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Benson promises more appointment times and greeters to ease SOS backlog

steve carmody
Michigan Radio

Criticized for a massive backlog at local Secretary of State office branches, Secretary Jocelyn Bensonsays her department is taking steps to improve service.

Benson implemented an appointment-onlysystem during the COVID-19 pandemic. But the change from a walk-in system has not been well received.

To address some of the concerns, Benson says her staff has come up with ways to work more efficiently to create the additional appointment times.

“Our staff has said ‘you know what, we can take something that takes us 20 minutes and we’ll work extra efficiently to get it done in ten...and find other efficiencies as well so we can essentially cut that appointment time in half and free up another ten minutes to serve someone else,” says Benson.

Benson says working more efficiently will create 350,000 thousand more appointment time slots between now and September. About half of the new appointment times will be “next-day” appointments.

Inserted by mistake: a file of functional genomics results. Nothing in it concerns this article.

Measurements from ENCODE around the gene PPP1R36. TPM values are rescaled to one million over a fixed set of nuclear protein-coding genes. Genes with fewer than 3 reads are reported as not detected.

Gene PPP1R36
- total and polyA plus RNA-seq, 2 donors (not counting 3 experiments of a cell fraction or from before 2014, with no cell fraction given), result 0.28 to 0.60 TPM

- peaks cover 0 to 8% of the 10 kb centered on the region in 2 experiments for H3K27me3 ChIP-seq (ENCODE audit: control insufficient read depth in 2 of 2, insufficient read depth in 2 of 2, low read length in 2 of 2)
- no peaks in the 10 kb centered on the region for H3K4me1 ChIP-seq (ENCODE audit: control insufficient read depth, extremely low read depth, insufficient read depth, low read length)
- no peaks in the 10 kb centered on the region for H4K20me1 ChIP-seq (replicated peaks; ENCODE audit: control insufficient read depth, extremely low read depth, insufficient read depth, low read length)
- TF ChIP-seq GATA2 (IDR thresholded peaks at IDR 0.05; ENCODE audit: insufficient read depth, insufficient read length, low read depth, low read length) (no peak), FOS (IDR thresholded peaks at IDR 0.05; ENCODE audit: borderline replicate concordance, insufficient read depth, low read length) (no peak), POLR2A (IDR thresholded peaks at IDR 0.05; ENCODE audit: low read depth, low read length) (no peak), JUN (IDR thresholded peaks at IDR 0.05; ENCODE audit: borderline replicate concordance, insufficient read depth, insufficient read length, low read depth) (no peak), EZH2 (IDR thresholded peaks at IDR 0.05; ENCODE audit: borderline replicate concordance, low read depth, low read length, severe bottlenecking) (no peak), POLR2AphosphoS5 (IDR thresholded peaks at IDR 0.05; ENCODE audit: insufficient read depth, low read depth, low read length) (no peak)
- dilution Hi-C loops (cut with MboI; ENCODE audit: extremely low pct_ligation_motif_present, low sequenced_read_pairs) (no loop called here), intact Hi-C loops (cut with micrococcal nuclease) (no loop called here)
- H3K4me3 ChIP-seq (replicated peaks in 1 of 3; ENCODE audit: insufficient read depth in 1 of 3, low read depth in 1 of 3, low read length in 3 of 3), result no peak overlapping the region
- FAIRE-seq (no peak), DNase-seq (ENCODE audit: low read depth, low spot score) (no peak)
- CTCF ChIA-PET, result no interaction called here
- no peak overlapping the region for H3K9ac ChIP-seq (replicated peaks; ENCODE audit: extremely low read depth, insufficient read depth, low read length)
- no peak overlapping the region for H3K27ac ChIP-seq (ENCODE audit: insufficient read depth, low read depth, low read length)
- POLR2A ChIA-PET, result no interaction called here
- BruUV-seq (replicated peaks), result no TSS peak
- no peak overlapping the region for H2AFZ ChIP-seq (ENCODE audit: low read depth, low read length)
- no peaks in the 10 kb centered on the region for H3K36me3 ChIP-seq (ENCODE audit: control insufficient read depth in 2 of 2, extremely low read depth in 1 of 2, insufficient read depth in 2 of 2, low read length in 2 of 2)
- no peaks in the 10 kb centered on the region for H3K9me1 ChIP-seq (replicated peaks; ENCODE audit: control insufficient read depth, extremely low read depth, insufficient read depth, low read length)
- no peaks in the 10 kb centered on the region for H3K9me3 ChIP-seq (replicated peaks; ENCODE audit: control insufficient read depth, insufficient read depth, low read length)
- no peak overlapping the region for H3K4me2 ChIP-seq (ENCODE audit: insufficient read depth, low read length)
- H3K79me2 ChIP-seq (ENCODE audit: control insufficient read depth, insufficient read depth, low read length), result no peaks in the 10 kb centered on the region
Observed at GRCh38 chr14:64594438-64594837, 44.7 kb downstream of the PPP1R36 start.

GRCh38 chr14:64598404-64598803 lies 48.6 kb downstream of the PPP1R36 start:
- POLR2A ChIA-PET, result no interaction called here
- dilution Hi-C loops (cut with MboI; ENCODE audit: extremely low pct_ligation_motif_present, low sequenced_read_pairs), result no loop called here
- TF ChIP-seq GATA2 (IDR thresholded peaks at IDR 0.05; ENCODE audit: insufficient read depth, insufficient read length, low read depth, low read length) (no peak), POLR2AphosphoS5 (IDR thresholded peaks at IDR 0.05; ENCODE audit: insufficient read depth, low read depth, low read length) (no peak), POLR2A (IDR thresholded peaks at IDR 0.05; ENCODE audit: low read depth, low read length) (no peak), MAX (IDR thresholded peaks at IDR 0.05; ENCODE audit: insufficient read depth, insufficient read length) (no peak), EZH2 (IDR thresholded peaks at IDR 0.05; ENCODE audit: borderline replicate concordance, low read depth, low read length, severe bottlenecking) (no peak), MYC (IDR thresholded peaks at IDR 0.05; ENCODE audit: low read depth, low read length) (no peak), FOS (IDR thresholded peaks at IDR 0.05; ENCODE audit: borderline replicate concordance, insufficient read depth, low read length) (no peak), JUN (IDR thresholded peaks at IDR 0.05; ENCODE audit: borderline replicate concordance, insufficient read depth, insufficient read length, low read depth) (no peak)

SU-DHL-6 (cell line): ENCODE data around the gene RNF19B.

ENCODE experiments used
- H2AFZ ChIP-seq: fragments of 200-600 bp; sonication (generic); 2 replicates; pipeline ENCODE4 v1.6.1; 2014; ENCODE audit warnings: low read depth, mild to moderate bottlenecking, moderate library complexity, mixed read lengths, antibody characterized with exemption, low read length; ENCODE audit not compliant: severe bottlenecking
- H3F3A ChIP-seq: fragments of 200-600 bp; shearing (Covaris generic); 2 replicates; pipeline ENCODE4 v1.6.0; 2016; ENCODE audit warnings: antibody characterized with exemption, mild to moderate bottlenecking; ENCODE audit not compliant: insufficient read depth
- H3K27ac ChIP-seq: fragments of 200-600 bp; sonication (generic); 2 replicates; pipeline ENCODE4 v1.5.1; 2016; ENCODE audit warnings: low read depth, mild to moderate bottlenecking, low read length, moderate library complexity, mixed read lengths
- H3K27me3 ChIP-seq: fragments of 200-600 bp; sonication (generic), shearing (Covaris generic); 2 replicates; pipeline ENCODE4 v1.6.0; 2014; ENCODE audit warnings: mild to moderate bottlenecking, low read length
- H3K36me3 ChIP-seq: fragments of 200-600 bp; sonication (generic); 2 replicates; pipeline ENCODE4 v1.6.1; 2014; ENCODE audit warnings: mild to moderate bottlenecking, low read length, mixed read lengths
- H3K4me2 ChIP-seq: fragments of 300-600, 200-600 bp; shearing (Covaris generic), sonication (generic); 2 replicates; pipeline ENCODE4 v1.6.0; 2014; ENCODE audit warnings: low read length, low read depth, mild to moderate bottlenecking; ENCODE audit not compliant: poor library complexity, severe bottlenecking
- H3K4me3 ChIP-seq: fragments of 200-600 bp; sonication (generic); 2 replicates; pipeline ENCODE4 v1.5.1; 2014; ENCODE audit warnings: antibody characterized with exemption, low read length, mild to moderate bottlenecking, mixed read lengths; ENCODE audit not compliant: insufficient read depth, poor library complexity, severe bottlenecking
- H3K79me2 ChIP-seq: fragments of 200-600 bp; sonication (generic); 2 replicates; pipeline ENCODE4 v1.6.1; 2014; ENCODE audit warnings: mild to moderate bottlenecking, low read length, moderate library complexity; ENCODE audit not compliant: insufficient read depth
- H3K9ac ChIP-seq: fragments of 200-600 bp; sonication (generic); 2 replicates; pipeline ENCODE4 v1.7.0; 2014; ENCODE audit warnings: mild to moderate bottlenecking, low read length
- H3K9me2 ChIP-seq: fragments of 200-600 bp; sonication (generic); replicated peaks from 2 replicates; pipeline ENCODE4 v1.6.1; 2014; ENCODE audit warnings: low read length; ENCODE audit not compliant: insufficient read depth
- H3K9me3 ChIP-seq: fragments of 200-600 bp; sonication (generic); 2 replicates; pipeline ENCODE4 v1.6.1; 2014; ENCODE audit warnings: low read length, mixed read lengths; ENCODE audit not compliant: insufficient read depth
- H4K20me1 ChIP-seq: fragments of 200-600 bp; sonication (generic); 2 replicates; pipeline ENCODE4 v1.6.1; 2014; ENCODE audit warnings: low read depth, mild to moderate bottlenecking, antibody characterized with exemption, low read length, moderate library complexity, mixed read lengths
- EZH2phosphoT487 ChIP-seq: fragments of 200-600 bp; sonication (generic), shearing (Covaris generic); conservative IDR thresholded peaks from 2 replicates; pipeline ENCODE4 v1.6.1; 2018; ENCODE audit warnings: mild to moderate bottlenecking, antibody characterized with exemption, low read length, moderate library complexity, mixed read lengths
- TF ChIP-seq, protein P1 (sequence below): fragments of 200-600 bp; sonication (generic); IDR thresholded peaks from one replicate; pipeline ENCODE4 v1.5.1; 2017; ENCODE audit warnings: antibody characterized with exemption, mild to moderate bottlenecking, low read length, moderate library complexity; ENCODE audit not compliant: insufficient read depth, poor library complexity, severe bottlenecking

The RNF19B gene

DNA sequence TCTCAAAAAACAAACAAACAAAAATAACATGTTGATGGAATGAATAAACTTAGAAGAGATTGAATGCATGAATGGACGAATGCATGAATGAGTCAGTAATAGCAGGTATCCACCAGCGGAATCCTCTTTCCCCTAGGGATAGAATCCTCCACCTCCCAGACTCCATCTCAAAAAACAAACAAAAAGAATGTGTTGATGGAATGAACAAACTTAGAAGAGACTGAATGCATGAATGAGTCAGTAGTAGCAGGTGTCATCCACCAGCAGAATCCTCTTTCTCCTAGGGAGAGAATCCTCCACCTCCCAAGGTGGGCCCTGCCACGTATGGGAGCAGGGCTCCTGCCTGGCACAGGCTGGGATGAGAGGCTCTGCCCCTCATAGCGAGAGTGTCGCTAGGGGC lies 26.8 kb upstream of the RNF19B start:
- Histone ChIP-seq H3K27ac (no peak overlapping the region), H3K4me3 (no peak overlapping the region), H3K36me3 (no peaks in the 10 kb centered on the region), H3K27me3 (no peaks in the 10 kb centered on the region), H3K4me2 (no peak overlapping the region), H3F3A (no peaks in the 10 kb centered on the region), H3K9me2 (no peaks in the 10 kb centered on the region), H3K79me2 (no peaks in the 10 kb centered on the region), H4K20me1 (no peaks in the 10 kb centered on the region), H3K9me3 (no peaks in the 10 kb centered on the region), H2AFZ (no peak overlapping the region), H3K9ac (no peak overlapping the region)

She says local branch offices will also start using a greeter to assist those more accustomed to the old walk-up system.

“If someone walks up to an office, the greeter will meet them....assist them....and will tell them if there are any immediate appointments available,” says Benson “If not, they’ll assist them in scheduling a time for them to return to the office and be taken care of.”

Residents needing disability placards can now be served as soon as possible after arrival at any office. While these residents are still encouraged to schedule their visit, appointments are no longer required to receive a disability placard.

Secretary Benson blames budget cuts and COVID closures for a massive backlog that has resulted in a growing number of Michiganders driving without new license plates.

She’s asking the legislature to approve $25 million to pay for additional staff and extended office hours in local SOS branch offices. 

Steve Carmody has been a reporter for Michigan Public since 2005. Steve previously worked at public radio and television stations in Florida, Oklahoma and Kentucky, and also has extensive experience in commercial broadcasting.
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